Ben Jealous, Democratic candidate for Maryland governor, releases tax returns

Candidate for governor Ben Jealous arrives to cast his ballot at the early voting polling location at the "Pip" Moyer Recreation Center in Annapolis.
Candidate for governor Ben Jealous arrives to cast his ballot at the early voting polling location at the "Pip" Moyer Recreation Center in Annapolis.(Joshua McKerrow, staff / Capital Gazette)

Former NAACP president Ben Jealous, one of the two front-runners in the Democratic race for governor, released three years of his tax returns on Tuesday, showing he earned $1.3 million between 2015 and 2017.

The records show an average taxable income of $443,000 primarily for his work as a venture capitalist with California-based Kapor Capital. The firm invests in start-ups that work on social problems.


Jealous has been running as a progressive and embraced many policies of U.S. Sen. Bernie Sanders campaign to help working families, including free college, universal health care and a $15 minimum wage.

His running mate, Susan Turnbull, also released her tax returns, showing that she and her husband, lawyer Bruce Turnbull, earned $2.14 million over the same period, an average of $725,000 per year.


Jealous paid an average of $18,000 a year in Maryland taxes, as well as paying some local taxes in New Jersey in 2016 and 2017. His 2017 tax returns show he was getting a federal credit for installing a geothermal heat pump.

He declined to release joint tax returns filed before 2015, when he got divorced from lawyer Lia Epperson. Instead, his campaign prepared a hypothetical tax record had Jealous filed as a single head-of-household for 2012-2014. The “demonstrative” document says Jealous earned $1.25 million over that period. The campaign said the actual tax returns “are not being exposed for public inspection” to protect Epperson’s “personal data.”

Three of Jealous’ competitors in the six-way Democratic primary have already released several years of tax returns, a disclosure they said promoted transparency and accountability.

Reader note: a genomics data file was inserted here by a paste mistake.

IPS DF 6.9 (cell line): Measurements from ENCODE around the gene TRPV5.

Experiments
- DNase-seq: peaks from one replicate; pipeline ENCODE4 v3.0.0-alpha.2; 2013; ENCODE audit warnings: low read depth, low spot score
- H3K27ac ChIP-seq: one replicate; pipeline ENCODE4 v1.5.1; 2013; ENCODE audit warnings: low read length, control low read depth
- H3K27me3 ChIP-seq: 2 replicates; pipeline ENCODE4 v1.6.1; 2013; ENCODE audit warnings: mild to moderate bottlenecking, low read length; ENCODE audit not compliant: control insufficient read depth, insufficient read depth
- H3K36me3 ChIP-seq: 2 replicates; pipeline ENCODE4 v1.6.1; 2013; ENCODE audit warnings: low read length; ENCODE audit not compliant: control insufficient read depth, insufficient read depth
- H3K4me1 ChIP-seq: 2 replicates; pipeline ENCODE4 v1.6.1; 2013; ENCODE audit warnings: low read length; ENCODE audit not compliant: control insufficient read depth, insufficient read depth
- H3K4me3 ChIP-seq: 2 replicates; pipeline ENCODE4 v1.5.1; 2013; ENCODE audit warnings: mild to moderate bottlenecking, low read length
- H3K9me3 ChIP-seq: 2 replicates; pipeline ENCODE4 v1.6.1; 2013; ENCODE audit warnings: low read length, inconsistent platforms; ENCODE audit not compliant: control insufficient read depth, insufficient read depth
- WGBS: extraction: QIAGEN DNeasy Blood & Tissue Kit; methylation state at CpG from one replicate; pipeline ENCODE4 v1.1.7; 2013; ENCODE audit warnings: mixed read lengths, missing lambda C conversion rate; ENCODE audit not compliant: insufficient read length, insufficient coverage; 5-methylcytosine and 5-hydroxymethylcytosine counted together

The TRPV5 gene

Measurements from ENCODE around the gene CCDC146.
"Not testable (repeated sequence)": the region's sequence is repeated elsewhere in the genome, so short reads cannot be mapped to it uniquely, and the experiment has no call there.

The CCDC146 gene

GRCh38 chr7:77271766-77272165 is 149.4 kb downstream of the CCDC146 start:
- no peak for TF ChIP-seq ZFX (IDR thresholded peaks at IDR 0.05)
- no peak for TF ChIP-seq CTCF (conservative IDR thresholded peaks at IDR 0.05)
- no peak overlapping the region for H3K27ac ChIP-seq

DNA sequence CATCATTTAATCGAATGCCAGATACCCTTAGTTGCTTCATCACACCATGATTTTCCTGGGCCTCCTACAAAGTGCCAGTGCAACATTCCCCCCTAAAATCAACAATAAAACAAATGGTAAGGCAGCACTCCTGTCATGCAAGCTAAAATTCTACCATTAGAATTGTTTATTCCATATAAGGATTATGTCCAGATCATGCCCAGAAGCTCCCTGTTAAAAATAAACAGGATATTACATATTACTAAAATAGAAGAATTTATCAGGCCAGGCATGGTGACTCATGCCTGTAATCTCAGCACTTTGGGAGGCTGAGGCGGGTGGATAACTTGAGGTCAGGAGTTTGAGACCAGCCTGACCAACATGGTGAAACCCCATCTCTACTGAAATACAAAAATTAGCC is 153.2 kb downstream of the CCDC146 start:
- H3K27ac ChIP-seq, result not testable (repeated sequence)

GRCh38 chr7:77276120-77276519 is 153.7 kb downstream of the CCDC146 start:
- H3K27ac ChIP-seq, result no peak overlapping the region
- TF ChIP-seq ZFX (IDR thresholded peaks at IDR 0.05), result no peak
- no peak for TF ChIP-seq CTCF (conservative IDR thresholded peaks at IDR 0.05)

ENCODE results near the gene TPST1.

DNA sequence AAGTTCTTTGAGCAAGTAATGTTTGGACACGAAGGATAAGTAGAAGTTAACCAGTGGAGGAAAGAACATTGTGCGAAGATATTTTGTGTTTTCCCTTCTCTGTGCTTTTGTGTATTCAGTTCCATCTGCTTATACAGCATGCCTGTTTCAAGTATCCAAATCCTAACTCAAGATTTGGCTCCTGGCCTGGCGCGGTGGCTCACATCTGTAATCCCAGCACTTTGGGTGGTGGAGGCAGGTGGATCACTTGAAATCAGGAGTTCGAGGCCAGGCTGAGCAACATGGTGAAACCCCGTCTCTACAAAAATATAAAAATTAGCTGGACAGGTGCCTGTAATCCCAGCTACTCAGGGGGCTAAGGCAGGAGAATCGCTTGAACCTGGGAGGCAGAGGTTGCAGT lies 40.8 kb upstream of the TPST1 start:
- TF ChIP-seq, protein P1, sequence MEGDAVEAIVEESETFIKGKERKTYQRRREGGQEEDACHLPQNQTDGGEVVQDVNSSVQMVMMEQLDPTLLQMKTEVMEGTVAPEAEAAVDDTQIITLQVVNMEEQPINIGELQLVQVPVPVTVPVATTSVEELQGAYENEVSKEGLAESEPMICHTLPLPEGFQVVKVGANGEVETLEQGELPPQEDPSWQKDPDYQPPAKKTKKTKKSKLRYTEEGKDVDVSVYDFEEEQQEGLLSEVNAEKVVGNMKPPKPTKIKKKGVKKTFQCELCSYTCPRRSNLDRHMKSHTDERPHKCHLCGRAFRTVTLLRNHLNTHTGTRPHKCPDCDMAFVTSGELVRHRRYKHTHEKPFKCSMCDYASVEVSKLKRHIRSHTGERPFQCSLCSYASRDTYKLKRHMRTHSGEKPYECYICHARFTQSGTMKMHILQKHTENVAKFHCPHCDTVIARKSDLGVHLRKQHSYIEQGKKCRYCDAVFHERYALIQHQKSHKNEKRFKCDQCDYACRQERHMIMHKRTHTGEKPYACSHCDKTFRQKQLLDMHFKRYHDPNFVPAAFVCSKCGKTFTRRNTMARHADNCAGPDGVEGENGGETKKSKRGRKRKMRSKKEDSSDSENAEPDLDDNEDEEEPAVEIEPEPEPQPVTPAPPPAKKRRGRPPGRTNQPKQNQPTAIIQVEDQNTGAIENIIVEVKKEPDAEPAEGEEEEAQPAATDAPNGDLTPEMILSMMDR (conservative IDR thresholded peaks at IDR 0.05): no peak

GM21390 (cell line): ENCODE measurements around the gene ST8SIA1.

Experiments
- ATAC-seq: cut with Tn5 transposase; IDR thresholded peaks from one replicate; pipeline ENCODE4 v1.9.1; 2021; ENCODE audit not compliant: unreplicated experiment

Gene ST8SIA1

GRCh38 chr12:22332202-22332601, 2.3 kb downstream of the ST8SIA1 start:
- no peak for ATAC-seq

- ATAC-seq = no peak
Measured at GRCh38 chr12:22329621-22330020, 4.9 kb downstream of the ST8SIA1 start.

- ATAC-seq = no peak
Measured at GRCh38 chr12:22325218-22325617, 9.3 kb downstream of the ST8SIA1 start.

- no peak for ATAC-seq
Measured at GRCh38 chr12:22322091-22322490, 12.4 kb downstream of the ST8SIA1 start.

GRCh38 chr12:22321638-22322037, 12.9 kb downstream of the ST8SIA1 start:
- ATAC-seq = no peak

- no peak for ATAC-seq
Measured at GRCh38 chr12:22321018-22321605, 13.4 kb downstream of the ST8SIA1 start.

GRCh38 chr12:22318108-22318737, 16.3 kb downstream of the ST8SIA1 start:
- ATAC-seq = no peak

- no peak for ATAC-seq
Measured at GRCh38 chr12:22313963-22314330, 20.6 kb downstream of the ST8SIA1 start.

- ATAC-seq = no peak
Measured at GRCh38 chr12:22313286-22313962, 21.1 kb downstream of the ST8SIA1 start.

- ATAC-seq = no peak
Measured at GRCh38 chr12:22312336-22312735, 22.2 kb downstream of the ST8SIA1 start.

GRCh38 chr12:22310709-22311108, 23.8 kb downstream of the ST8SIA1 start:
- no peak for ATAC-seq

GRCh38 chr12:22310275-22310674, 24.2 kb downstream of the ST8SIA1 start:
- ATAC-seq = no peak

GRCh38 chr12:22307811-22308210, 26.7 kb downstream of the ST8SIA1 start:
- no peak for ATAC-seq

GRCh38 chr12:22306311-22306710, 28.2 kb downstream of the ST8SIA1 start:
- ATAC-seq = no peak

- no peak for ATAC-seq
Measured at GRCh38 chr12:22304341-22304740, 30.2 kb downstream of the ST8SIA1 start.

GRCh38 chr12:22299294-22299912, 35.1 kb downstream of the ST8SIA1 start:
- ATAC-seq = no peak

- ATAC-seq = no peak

The effort was led by state Sen. Richard S. Madaleno, who released his tax returns and called on his opponents to join him. Madaleno has been critical of President Donald J. Trump’s decision not to release his returns. Madaleno and his husband, Mark Hodge, earn about $180,000 a year, the records show.

Baltimore lawyer Jim Shea and his running mate Brandon Scott, a Baltimore city councilman, went next and became the first ticket to disclose five-years’ worth of tax returns. Shea’s returns show he and his wife Barbara earned $2.5 million a year, on average.

Without fanfare, tech entrepreneur and Alec Ross released two years of his tax returns on his website last week. They show that he and his wife, Felicity Ross, earned $775,000 last year — a drop from the almost $1.1 million he earned the year before.

Most of the couple’s income came from business sources, including royalties on his best-selling book. Wages accounted for only $29,000 in 2017 and almost $34,000 the year before.

In 2016, Ross ended up with a hefty federal tax due amount of nearly $90,000 despite paying $270,000 up front. But the next year he increased his quarterly federal tax payments despite a smaller income and claimed a refund of almost $80,000.

Ross paid $62,000 in state and local income taxes in 2017 and almost $90,000 the year before.

Two other major Democrats in the race have not released their returns and it appears unlikely they will do so before the June 26 primary.

Prince George’s County Executive Rushern Baker has said he has filed public disclosures annually during his eight years as county executive and believes those documents are sufficient.

Krish Vignarajah, a lawyer and former aide to Michelle Obama, said she will only release her tax returns if all the men in the field release theirs.


Baltimore Sun reporter Michael Dresser contributed to this article.

CORRECTION: An earlier version of this article misstated the nature of the bulk of the income Democratic gubernatorial candidate Alec Ross reported on his 2016 and 2017 income tax returns. The Sun regrets the error.

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